fought the bureaucratic battles which enabled the service to play
the significant part it did in world war 1, which broke out so
the navy's effort in that conflict, Billy Hughes (see portrait
left) , the then Prime Minister, was to say that "but for the
navy, the great cities of Australia would have been reduced to
ruins, coastwise shipping sunk and communications with the outside
world cut off".
These were fitting and appropriate words to draw the public's
attention to the contribution the navy made to the 'Great War'.
Though the navy continued to make a major contribution through
the rest of the first 100 years of federation it is difficult
to find other acknowledgments as generous as Billy Hughes'.
What can be done to set the record straight?
The answer begins with those of us here. we must take every opportunity
to right this wrong and to encourage recognition of the fact that
the Australian Navy's true birth date was the same as the army's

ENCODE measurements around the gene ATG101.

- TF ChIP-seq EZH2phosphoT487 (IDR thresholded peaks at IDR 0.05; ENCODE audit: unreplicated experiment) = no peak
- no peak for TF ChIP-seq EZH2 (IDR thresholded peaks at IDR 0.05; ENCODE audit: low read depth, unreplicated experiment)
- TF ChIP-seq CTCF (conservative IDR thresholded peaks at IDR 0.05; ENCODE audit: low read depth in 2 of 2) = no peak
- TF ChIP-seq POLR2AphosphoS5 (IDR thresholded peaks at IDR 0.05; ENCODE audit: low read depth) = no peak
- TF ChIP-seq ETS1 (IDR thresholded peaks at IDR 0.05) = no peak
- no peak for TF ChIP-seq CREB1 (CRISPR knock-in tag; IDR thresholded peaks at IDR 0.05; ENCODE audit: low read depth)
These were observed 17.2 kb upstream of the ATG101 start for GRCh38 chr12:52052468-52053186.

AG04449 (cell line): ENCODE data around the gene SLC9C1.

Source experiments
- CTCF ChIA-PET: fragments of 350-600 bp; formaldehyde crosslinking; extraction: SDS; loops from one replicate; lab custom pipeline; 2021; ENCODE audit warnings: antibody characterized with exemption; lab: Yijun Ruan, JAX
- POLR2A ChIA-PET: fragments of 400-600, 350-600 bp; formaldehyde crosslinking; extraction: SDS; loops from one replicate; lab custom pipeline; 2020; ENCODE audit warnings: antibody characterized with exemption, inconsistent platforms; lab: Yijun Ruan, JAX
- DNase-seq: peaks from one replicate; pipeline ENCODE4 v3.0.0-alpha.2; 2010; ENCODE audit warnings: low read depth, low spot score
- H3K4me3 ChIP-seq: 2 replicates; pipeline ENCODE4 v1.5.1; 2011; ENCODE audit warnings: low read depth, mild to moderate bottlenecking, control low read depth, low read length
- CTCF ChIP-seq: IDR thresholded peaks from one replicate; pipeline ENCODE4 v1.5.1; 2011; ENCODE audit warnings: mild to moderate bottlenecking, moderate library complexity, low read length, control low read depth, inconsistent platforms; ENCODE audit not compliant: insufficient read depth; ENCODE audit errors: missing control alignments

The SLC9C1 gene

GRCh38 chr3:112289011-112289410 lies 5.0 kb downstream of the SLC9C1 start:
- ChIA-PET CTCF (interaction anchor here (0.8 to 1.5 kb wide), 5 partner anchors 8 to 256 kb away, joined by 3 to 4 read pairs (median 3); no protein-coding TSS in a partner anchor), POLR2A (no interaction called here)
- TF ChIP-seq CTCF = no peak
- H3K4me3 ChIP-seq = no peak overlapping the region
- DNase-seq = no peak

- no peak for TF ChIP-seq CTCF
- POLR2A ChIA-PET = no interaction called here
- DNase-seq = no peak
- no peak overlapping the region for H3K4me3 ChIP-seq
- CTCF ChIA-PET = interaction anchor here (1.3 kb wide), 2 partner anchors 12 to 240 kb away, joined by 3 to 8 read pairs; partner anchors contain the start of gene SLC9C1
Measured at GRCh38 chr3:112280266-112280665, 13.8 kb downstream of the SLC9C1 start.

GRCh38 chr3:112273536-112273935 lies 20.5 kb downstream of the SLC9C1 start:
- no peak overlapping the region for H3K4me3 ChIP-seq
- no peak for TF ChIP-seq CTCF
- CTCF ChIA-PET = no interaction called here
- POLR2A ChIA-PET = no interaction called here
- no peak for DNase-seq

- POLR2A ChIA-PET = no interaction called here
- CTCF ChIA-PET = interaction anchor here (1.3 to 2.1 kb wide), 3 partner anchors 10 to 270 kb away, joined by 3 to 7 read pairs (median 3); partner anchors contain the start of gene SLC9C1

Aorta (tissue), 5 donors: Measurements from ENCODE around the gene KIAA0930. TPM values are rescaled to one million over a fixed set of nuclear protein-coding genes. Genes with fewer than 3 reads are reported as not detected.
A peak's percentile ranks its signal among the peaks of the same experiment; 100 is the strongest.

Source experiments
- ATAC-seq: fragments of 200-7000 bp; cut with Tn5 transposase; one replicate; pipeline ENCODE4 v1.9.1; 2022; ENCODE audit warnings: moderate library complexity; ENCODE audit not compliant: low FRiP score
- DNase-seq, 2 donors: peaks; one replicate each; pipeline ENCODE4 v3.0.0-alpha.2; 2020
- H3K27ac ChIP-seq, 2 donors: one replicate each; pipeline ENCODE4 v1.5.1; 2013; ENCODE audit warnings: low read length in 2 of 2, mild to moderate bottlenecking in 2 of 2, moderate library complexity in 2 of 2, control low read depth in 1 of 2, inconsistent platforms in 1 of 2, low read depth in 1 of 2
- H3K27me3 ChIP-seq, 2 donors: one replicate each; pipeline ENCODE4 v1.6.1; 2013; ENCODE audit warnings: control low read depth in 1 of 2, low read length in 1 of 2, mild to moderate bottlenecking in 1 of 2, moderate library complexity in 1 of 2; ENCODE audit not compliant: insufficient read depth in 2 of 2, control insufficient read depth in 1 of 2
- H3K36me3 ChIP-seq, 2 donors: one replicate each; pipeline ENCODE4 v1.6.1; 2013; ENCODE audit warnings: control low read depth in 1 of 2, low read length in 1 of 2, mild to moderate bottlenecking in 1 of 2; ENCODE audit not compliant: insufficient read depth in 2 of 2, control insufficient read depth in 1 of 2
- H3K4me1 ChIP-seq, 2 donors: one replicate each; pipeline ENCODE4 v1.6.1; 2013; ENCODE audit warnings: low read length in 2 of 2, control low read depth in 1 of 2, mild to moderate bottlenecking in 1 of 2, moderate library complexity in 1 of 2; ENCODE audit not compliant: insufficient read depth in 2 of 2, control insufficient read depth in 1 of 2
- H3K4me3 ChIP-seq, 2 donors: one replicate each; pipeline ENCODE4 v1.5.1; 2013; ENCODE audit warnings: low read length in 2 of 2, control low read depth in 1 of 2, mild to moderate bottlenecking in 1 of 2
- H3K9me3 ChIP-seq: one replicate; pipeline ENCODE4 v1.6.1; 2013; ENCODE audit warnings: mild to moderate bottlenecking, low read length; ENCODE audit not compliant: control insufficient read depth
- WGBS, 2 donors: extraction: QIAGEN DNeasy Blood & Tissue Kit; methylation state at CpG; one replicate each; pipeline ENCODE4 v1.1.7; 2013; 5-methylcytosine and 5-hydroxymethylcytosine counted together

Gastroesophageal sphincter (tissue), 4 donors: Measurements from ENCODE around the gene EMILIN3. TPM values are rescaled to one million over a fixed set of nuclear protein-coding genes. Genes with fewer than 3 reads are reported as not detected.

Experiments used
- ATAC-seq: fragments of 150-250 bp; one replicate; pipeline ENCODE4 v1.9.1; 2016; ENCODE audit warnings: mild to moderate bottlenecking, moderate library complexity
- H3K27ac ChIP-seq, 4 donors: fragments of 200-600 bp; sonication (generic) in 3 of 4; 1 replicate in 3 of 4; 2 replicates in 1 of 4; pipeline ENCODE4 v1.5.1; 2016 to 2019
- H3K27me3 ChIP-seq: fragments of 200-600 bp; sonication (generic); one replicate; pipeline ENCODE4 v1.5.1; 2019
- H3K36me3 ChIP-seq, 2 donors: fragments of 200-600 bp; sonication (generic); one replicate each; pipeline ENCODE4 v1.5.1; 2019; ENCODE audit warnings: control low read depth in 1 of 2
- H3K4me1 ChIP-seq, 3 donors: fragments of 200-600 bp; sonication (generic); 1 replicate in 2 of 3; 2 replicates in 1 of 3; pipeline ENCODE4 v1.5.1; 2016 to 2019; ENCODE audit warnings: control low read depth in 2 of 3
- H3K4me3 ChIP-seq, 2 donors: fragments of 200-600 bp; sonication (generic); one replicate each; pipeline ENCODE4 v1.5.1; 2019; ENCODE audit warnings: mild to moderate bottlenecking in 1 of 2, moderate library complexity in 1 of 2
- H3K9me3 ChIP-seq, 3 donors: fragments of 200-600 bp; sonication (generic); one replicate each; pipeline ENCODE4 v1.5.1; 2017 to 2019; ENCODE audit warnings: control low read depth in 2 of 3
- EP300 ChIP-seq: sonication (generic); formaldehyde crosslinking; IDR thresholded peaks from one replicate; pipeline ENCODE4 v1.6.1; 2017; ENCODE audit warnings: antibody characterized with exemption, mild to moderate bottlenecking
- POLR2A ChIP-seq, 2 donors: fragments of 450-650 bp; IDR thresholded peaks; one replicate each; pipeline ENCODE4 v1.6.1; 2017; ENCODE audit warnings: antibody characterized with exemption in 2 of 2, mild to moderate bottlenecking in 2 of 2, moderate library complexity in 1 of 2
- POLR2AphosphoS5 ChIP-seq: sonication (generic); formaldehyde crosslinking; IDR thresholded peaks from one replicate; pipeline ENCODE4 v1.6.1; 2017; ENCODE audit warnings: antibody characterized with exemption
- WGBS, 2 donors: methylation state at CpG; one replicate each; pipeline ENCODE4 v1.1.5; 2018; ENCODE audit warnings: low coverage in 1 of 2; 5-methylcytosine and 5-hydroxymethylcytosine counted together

- 1st March 1901.
The army is under no illusion - it is proudly celebrating its
centenary this year and we should be doing the same.
In the fullness of time, constitutional change may have an influence.
For I see it as inevitable that Australia will become a republic
in due course and, when we do, the prefix "royal' will inevitably
disappear. Whether that is before 2011 - one hundred years on
from the conferring of that prefix - remains to be seen. I hope
I am there to find out as I hope all of you here in this room
today will also be.
Meanwhile, I congratulate John Wilkins and the Navy League on
achieving what they have today.
Next month in Sydney many Naval personnel past and present will
gather for a programme of activities which includes a fleet review
by the Duke of Edinburgh. I will be interested to see to what
extent the Navy's centenary is acknowledged there. (Ed. Unfortunately
events overtook the Fleet Review it has been cancelled as part
of the world's nations' preparation to act against terrorism).
But it is fitting that the first true celebration of this anniversary
be held here in Melbourne where the Commonwealth Navy has its
I ask you to rise and join with me in a toast to the Navy which
has served this country proudly in its first century of modern
nationhood. (Copyright J Dickson AM)